INFLATION is fed by political uncertainty. The first great surge of price increases in the past decade culminated at the point at which Richard Nixon was being forced out of office. The second surge began to gather momentum several years ago as it dawned on people that the Carter administration was having trouble making up its mind. The present transition period again encourages a sense that inflation can only rise. That view of the future is currently helping to push interest rates to unprecedented levels.

Mr. Reagan, on taking office next month, will not have a great deal of time for debate and study of economic policy. That is the first point of the memorandum given to him by David Stockman, the Michigan congressman who is to become his budget director. It is impossible to foresee the state of the economy in late January. The likeliest prospect seems to be a decidedly gloomy one of rates fluctuating but remaining in a very high range, while the economic growth rate falls to zero and inflation, pushed by food prices, begins to accelerate again. Welcome, President Reagan.

The first step? That's easy -- a bill to cut taxes. A great deal depends on exactly whose taxes are to be cut, and how much. But in principle, a tax cut is right. Mr. Stockman argues that it is essential to induce economic growth, without which the social programs in the budget will spin upward higher than ever. The budget cuts are the hard part. As he notes, Mr. Reagan will have to fight this battle on two fronts. Some Democrats will doubtless defend established programs. But, more dangerous to Mr. Reagan, he will also have to deal with those of his own enthusiastic supporters who believe that a whopping big tax cut will do it all -- create tremendous growth, bring in enormous new revenues and balance the budget. If the new administration succumbs to that kind of wishful thinking, prices and interest rates will promptly start upward again in what would be known, as Mr. Stockman aptly warns, as the Reagan inflation.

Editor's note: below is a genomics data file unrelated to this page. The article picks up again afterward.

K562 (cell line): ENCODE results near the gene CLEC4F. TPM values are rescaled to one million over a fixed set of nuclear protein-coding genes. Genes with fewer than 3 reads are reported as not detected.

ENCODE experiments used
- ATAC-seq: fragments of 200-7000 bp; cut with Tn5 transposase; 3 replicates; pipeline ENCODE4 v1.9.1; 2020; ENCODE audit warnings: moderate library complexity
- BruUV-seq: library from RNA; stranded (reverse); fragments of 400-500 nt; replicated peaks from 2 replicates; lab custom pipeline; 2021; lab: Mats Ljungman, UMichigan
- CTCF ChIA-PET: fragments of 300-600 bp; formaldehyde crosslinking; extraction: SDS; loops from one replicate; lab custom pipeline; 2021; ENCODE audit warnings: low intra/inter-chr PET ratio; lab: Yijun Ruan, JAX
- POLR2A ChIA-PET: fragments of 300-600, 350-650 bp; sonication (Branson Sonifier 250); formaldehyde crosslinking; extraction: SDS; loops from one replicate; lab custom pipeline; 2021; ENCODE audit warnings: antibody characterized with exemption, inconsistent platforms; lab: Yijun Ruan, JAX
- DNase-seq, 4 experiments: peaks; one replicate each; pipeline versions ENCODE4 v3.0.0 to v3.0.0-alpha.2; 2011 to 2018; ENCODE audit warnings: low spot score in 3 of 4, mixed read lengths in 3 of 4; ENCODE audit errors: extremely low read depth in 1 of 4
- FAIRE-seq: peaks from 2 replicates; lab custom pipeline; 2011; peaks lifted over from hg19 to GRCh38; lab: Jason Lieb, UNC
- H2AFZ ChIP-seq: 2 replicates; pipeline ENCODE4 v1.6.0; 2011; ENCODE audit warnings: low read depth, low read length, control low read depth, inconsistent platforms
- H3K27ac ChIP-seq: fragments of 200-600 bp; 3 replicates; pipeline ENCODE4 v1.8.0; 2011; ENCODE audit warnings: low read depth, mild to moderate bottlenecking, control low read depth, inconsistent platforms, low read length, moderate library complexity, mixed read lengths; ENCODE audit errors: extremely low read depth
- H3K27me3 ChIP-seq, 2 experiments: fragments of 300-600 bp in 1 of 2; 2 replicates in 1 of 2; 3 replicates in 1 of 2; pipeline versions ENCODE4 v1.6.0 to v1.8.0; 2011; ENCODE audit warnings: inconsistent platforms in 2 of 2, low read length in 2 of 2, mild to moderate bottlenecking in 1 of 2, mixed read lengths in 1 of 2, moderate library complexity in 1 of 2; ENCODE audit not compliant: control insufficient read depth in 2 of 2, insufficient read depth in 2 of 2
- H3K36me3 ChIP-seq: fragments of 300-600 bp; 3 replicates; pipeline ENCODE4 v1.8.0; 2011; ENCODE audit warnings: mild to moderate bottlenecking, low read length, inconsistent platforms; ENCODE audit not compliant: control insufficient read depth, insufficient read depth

Over the past decade, mainly because of higher oil prices, this country has suffered a certain loss of real wealth. Because its economy has not grown as fast as people expected in the 1960s, the social commitments of those years have outrun the anticipated funding. The shortfalls are not large in relation to the size and productivity of the whole American economy. But because Americans have never decided how to absorb those losses, or at whose expense, the kited checks keep circling through the country, cumulatively creating higher inflation. The inflation will continue until the hard decisions are made. Everything else is rhetoric. What counts is the next administration's ability to keep its budget reductions in at least rough balance with the reductions in taxes.